Breast cancer is a disease in which certain cells in the breast start multiplying abnormally. Two types of breast cancer are common –
1. Ductal cancer in which the cells lining the ducts that carry milk to the nipple multiply uncontrollably and
2. Lobular cancer in which the glands that produce milk form a malignant tumor.
If the malignant tumor spreads into nearby tissues it is called invasion. Sometimes, the cells spread to other parts of the body, such as lungs, liver, bones, or brain, through the blood stream and the lymphatic system. This process is known as metastasis.
The WHO fact sheet reveals that breast cancer is the most commonly diagnosed cancer in women. About 1.7 million cases worldwide have been diagnosed in 2007 out of which approximately 465,000 women lost their lives to breast cancer. However, new evidence suggests that breast cancer survival rates are much higher than before due to rising awareness about the disease, early detection, and better treatment.
Although we do not exactly know what causes breast cancer, there are many factors that contribute to the risk of developing this dreaded disease. Medical scientists believe that hormone may have a role in the development of breast cancer but how it happens is not yet clear. Again, it doesn’t necessarily mean that if you have a risk factor, you are certain to get breast cancer. There are cases where women may have no risk factors but they do get breast cancer, while some women may not develop the disease despite having one or more risk factors.
There are certain risk factors that you cannot change and your lifestyle has no role in developing them. A family history of breast cancer and inherited genetic mutations in BRCA1 and BRCA2 genes are two such risk factors. A recent research confirmed that the increased risk of breast cancer associated with genes is not affected by lifestyle factors such as alcohol consumption, HRT, obesity and the like.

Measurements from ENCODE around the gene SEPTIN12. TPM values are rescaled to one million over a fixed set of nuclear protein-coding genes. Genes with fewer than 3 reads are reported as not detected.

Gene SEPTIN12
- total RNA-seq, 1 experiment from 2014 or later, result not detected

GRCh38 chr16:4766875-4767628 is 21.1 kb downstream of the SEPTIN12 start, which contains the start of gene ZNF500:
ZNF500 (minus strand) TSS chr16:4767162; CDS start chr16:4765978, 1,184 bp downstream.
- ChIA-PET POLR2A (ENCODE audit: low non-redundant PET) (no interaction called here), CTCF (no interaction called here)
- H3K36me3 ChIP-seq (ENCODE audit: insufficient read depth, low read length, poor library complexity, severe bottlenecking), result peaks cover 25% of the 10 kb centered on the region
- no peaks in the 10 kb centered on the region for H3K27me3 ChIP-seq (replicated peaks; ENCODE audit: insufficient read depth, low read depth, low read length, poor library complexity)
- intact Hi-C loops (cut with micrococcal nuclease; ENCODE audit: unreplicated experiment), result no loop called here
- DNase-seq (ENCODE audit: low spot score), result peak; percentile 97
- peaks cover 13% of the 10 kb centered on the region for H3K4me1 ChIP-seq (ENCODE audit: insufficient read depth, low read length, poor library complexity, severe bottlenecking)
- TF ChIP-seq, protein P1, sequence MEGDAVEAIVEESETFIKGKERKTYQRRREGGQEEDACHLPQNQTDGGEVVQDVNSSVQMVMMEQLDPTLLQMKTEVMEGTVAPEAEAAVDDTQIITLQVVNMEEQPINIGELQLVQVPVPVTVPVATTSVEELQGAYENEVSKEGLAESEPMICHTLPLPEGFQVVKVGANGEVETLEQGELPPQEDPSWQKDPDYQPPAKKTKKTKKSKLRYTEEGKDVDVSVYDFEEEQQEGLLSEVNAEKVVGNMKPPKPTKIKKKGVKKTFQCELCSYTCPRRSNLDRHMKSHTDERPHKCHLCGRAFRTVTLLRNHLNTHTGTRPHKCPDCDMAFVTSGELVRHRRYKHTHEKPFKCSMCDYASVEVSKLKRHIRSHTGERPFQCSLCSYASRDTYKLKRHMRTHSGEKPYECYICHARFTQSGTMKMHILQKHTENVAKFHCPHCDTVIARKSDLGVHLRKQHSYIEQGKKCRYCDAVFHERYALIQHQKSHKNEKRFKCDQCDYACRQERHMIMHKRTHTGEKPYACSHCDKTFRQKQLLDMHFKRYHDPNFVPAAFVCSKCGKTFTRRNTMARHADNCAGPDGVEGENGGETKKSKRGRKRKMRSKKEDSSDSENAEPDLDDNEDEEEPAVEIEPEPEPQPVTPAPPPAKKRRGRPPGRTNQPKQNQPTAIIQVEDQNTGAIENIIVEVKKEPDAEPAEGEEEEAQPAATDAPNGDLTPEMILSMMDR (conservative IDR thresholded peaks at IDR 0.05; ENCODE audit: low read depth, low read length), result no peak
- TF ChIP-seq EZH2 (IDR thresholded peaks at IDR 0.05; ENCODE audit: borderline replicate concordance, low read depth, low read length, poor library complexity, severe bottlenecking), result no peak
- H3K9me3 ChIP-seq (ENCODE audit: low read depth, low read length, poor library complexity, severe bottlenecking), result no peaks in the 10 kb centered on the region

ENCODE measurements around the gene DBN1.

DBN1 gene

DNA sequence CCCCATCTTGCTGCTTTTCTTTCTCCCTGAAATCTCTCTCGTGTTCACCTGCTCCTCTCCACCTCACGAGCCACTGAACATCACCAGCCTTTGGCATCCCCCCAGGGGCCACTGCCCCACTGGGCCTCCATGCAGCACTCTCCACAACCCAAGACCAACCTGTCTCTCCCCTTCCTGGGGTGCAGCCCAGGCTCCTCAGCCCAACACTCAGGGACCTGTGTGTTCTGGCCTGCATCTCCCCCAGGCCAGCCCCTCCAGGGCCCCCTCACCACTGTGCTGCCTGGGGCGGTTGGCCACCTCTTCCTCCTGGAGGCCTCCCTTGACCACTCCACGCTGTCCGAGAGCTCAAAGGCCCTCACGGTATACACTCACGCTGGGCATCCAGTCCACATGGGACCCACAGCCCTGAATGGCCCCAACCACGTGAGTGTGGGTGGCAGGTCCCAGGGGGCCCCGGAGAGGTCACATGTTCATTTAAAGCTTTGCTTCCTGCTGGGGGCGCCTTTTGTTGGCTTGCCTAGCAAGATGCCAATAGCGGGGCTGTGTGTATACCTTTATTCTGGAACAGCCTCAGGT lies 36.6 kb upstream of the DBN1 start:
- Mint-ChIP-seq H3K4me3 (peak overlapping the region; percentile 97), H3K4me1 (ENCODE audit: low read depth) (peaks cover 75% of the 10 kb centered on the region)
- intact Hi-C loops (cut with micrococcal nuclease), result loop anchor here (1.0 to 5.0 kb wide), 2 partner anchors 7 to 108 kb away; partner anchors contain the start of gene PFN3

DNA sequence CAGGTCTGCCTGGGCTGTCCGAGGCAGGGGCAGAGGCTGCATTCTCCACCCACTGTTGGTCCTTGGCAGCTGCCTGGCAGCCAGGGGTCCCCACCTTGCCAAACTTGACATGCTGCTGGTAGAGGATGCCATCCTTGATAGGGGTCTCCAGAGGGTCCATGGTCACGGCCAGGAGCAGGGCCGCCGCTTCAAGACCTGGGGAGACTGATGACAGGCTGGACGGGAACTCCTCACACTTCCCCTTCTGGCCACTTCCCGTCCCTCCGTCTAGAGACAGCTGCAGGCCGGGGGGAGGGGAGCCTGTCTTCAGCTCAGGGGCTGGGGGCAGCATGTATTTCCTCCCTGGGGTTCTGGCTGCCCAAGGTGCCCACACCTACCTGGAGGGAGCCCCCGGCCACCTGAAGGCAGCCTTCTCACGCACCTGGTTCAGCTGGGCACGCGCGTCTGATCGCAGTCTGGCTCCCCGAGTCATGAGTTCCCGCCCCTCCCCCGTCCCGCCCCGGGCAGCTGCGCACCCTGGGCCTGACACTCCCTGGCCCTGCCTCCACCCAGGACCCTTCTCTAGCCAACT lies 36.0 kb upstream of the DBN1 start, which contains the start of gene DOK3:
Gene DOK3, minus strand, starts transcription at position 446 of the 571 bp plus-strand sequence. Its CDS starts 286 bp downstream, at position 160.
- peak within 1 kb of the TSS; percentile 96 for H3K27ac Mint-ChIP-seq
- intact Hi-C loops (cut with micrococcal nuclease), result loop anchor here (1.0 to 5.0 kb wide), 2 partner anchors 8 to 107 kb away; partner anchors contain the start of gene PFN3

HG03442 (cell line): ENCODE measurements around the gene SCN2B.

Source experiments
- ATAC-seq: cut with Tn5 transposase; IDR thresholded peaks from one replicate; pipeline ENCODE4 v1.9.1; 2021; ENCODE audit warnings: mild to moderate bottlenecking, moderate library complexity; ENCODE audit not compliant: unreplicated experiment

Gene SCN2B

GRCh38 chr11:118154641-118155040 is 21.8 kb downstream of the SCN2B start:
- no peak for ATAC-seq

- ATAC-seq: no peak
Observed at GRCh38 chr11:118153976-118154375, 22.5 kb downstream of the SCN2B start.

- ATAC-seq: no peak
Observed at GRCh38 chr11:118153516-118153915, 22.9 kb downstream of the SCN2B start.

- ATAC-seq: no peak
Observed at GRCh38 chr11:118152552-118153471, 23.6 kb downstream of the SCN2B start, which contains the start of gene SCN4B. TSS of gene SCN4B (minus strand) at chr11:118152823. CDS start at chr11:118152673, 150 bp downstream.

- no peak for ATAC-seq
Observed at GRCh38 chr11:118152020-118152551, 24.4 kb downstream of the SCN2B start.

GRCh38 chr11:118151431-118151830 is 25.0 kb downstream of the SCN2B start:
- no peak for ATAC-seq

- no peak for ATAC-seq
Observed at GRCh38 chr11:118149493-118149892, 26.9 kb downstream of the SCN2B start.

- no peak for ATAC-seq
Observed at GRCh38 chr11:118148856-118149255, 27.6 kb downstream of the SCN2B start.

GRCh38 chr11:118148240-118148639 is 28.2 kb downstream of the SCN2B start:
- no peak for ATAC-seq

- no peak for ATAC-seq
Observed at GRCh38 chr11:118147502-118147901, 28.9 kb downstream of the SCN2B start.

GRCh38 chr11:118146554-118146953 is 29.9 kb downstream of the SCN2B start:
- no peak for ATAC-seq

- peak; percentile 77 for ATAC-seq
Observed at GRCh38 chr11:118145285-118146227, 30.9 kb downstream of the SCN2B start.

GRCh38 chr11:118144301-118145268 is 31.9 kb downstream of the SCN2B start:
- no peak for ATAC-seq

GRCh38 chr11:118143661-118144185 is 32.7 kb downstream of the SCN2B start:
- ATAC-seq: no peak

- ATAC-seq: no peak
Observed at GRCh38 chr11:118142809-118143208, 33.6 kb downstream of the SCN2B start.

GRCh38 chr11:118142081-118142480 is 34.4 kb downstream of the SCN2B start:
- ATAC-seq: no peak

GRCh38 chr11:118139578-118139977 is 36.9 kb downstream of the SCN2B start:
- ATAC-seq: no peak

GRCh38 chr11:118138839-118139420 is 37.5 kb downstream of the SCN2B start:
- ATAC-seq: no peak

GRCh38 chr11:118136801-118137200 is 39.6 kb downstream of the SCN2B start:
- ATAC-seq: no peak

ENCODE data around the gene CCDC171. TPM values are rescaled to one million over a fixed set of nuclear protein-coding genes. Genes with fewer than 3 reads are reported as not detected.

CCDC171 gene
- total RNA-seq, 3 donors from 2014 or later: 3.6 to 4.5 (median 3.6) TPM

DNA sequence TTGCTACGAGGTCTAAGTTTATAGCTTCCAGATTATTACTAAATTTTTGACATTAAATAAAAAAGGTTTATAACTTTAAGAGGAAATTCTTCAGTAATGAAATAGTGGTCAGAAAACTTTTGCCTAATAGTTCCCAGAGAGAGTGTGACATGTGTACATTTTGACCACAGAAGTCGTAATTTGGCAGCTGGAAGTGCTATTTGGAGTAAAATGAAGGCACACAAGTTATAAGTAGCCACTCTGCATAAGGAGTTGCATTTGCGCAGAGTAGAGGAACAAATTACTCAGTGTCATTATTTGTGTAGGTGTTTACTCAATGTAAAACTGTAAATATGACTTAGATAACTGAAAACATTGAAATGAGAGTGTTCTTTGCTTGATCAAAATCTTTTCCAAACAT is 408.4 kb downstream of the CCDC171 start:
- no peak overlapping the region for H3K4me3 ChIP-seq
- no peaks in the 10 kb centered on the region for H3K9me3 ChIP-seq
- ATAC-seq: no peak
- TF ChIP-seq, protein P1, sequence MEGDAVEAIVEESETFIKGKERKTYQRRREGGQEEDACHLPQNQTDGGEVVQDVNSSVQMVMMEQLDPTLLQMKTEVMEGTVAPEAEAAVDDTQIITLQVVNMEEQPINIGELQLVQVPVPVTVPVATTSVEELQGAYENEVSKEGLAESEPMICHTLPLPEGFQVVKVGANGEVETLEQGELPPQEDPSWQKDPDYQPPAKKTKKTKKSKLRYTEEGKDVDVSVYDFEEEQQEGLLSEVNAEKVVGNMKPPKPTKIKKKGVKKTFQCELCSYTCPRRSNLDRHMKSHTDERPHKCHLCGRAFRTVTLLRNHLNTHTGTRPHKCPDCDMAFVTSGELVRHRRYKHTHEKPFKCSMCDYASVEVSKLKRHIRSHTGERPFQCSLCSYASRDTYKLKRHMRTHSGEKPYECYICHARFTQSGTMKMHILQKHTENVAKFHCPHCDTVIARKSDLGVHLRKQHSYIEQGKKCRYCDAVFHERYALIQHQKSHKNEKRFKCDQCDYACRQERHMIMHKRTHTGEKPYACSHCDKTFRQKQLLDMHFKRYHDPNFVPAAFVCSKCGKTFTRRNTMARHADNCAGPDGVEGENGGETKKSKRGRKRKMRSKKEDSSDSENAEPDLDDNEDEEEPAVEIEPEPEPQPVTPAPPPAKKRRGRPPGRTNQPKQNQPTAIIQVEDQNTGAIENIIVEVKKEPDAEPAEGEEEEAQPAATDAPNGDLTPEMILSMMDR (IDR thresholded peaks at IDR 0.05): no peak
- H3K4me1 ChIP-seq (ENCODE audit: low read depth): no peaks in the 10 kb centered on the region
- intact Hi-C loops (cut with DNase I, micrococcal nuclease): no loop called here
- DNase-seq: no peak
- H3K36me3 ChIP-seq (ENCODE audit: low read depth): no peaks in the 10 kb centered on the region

Gender and age are other non-modifiable factors likely to cause breast cancers. For example, women are at a much higher risk for breast cancer as compared to men. Men, too, may get the disease but it is too rare. Similarly, the chance of getting breast cancer increases as a woman gets older. Statistics show that about two out of three women with invasive breast cancer are 55 or older.
Race and geographical location can also be high risk, non-lifestyle factors for breast cancer. Most Western countries are reported to have higher incidence of breast cancer as against African or Asian countries. It has been observed that African-American women seem to have faster growing tumors.
Dense breast tissue, periods beginning before the age 12, menopause after the age of 55, radiation treatment for other type of cancer, and treatment with DES (diethylstilbestrol) for lowering chances of miscarriage are other risk factors that cannot be modified or controlled.
This said, there are a number of risk factors for breast cancer that can be caused by lifestyle choices. Some of these – use of birth control pills, high fat diet, abortion, breast implants, pollution, and tobacco smoke – are ‘uncertain’ risk factors because research studies did not find any conclusive breast cancer causing evidence against them. But there are certain lifestyle choices that may cause breast cancer in women. These lifestyle choices and their preventive measures are discussed here.